Healthcare, which is about 20% of the economy, was also hurt by the coronavirus quarantine.  The expected flood of near-death patients from the coronavirus pandemic never appeared, while hospitals and health care providers ceased their profitable normal operations for weeks now.

Like everybody and everything else, the healthcare system is heavily in debt thanks to the Federal Reserve supplying “ample credit” at “attractive rates” to the financial system these past few decades.  The last two months are going to greatly increase the stress in servicing their debts.

Another source of potential shock for the stock market is the Chinese Communist Party (CCP).  Their Wuhan biological laboratory was the source of the genetically modified (manmade) coronavirus outbreak.  It should be called The CCP Virus rather than Covid-19.

Anyway, the self-styled elite of my generation (the Baby Boomers) have since the 1960s been attracted to Maoism.  The “New Left” of the 1960s was communism based on “Chinese Principles” as America’s Jane Fondas and Jerry Rubins believed the Russian communists were “sell outs” to Washington, unlike the Maoist of China who remained committed to “The Revolution.”

During the 1990s, when Bill and Hillary Clinton (both leftist radicals from the 1960s) were in the Whitehouse, I wasn’t a bit surprised when it became official US policy to transfer much of America’s industrial base to Mainland China.  Why not to the Russian “sellouts” who reintroduced the Orthodox Church to their nation?

The Clintons’ residual new-leftism of the 1990s created an economic powerhouse for the CCP; and that has now come back to bite us.  I fear the coronavirus epidemic is just a first act of the coming tragedy.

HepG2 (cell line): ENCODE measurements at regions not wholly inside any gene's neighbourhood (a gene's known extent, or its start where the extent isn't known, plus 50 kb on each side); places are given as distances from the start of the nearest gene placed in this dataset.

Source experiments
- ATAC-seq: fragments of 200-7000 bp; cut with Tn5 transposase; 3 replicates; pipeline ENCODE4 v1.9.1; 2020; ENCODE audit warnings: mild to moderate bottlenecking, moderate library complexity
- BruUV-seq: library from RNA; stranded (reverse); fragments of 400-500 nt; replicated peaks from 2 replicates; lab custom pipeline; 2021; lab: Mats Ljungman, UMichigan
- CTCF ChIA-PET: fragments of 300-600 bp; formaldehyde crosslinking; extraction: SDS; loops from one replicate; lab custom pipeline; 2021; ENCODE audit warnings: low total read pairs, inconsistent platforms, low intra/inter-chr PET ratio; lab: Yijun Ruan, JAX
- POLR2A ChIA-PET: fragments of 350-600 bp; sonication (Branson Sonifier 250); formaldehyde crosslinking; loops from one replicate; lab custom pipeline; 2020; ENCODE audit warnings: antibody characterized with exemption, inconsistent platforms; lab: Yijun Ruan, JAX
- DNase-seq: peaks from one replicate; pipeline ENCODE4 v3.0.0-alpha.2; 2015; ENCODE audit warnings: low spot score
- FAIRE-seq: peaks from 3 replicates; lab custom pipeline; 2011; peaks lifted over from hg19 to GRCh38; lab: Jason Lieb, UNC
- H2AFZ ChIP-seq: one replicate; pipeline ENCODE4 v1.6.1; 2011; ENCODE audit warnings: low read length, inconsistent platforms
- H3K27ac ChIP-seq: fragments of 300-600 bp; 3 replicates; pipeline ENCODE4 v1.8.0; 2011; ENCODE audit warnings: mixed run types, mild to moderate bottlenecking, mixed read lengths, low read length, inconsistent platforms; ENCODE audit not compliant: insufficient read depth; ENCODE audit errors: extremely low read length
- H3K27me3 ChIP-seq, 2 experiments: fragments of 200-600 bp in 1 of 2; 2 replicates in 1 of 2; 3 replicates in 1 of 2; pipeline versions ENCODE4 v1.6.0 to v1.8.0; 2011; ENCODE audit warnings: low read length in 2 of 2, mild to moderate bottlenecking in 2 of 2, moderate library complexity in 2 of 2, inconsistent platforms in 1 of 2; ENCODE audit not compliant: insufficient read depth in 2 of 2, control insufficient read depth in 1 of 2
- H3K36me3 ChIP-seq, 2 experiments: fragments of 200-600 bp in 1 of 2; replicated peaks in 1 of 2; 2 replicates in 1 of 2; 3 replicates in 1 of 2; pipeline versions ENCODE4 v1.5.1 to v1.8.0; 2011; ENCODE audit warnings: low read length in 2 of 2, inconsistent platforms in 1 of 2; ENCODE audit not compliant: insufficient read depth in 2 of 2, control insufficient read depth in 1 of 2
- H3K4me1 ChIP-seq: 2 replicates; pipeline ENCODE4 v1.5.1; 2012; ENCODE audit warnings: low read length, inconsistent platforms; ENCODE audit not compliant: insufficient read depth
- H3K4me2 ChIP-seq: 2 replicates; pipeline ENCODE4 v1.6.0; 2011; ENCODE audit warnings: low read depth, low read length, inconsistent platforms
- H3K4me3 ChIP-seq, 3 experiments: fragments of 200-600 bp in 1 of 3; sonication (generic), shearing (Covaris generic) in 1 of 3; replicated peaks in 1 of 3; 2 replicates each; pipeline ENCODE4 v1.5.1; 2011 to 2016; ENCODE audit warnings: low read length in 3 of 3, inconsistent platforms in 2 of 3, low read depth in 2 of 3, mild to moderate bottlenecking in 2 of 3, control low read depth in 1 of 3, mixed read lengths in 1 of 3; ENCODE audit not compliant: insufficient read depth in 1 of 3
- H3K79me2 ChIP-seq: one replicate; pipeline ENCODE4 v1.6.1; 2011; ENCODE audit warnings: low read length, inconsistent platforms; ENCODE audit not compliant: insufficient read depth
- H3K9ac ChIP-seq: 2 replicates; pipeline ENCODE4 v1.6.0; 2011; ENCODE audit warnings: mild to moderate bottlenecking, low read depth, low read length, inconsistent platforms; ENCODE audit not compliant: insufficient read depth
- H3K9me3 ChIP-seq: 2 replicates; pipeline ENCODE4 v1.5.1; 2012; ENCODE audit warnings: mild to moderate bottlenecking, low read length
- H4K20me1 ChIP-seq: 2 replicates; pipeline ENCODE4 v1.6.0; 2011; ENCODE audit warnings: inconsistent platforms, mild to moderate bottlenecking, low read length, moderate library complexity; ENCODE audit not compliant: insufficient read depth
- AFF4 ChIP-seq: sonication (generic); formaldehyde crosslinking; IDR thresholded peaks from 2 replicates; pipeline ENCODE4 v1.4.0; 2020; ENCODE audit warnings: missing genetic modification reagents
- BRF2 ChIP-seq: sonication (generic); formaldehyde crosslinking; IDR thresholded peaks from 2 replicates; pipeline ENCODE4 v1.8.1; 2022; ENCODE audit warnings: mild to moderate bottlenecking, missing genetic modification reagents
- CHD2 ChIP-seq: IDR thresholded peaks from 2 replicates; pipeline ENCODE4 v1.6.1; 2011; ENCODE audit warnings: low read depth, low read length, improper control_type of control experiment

The economic impact of The CCP Virus to the world has been immense and continues growing; in all twenty-four time zones everyone is “mad as hell” about what the CCP has done “and they aren’t going to take it anymore.”  The United Kingdom’s new Prime Minister; Boris Johnson almost died from The CCP Virus.

So, it’s not just the United States that holds the CCP as responsible for The CCP Virus epidemic that has engulfed the world.  Having the CCP as a trading partner is no longer seen as desirable to most, if not all of the CCP’s global trading partners.

The supplies China sold to Europe, and elsewhere for fighting The CCP Virus were less than advertised.  This was to be expected when much of European and North American medical product production was sub-contracted out to Mainland China for their cheap labor decades ago.

Some China-made coronavirus test kits and face masks rejected as ‘unreliable’ in European countries

There will be political and economic incentives applied to Western corporations to withdraw their industrial production from China that will place the CCP in danger of revolt by its increasingly impoverished captive population. 

The CCP, being managed by a bunch-of-hardcore-Commies, are not going to take that lying down and peacefully accept such a transition of global industrial production.  The growing risks of military conflict with China must also be factored into the future performance for our grossly overvalued stock market.

For the past year, gold’s BEV chart below has been a beautiful thing to behold.  Currently gold is struggling to break above, and stay above its BEV -10% line, or so it’s been since late March.  But this too shall pass, and the day is coming when gold will once again break above, and stay above its last all-time high of $1888.

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I hope it doesn’t take the US Marines pushing the CCP’s People Liberation Army out from the South China Sea to make this happen.

South China Sea Ruling: 5 Things to Know | China Uncensored